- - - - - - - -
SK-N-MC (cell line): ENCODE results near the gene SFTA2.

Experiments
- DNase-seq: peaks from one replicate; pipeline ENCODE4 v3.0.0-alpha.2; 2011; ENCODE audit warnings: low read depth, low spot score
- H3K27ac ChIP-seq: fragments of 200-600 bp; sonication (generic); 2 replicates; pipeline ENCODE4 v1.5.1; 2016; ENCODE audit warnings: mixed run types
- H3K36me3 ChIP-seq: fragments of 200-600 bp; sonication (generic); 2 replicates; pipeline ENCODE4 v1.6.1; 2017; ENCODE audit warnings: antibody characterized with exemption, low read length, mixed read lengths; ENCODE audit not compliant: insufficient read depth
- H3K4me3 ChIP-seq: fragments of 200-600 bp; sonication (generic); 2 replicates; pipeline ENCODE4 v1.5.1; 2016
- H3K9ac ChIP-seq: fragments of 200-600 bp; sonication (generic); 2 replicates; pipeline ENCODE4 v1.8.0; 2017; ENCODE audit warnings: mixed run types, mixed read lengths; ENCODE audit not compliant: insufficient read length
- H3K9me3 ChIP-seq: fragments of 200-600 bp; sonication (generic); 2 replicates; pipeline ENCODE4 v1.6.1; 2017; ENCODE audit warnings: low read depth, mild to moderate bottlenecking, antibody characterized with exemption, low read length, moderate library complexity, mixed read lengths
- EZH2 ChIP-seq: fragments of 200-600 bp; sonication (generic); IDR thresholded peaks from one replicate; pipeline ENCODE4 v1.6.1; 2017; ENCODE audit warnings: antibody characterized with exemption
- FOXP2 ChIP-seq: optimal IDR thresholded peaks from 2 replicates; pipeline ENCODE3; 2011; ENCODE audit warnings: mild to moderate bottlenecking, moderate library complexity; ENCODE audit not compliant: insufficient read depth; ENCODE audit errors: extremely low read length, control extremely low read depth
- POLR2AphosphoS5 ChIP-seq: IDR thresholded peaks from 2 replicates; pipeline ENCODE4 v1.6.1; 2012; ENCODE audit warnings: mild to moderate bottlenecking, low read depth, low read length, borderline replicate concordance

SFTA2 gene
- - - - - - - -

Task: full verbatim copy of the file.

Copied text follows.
SK-N-MC (cell line): ENCODE results near the gene SFTA2.

Experiments
- DNase-seq: peaks from one replicate; pipeline ENCODE4 v3.0.0-alpha.2; 2011; ENCODE audit warnings: low read depth, low spot score
- H3K27ac ChIP-seq: fragments of 200-600 bp; sonication (generic); 2 replicates; pipeline ENCODE4 v1.5.1; 2016; ENCODE audit warnings: mixed run types
- H3K36me3 ChIP-seq: fragments of 200-600 bp; sonication (generic); 2 replicates; pipeline ENCODE4 v1.6.1; 2017; ENCODE audit warnings: antibody characterized with exemption, low read length, mixed read lengths; ENCODE audit not compliant: insufficient read depth
- H3K4me3 ChIP-seq: fragments of 200-600 bp; sonication (generic); 2 replicates; pipeline ENCODE4 v1.5.1; 2016
- H3K9ac ChIP-seq: fragments of 200-600 bp; sonication (generic); 2 replicates; pipeline ENCODE4 v1.8.0; 2017; ENCODE audit warnings: mixed run types, mixed read lengths; ENCODE audit not compliant: insufficient read length
- H3K9me3 ChIP-seq: fragments of 200-600 bp; sonication (generic); 2 replicates; pipeline ENCODE4 v1.6.1; 2017; ENCODE audit warnings: low read depth, mild to moderate bottlenecking, antibody characterized with exemption, low read length, moderate library complexity, mixed read lengths
- EZH2 ChIP-seq: fragments of 200-600 bp; sonication (generic); IDR thresholded peaks from one replicate; pipeline ENCODE4 v1.6.1; 2017; ENCODE audit warnings: antibody characterized with exemption
- FOXP2 ChIP-seq: optimal IDR thresholded peaks from 2 replicates; pipeline ENCODE3; 2011; ENCODE audit warnings: mild to moderate bottlenecking, moderate library complexity; ENCODE audit not compliant: insufficient read depth; ENCODE audit errors: extremely low read length, control extremely low read depth
- POLR2AphosphoS5 ChIP-seq: IDR thresholded peaks from 2 replicates; pipeline ENCODE4 v1.6.1; 2012; ENCODE audit warnings: mild to moderate bottlenecking, low read depth, low read length, borderline replicate concordance

SFTA2 gene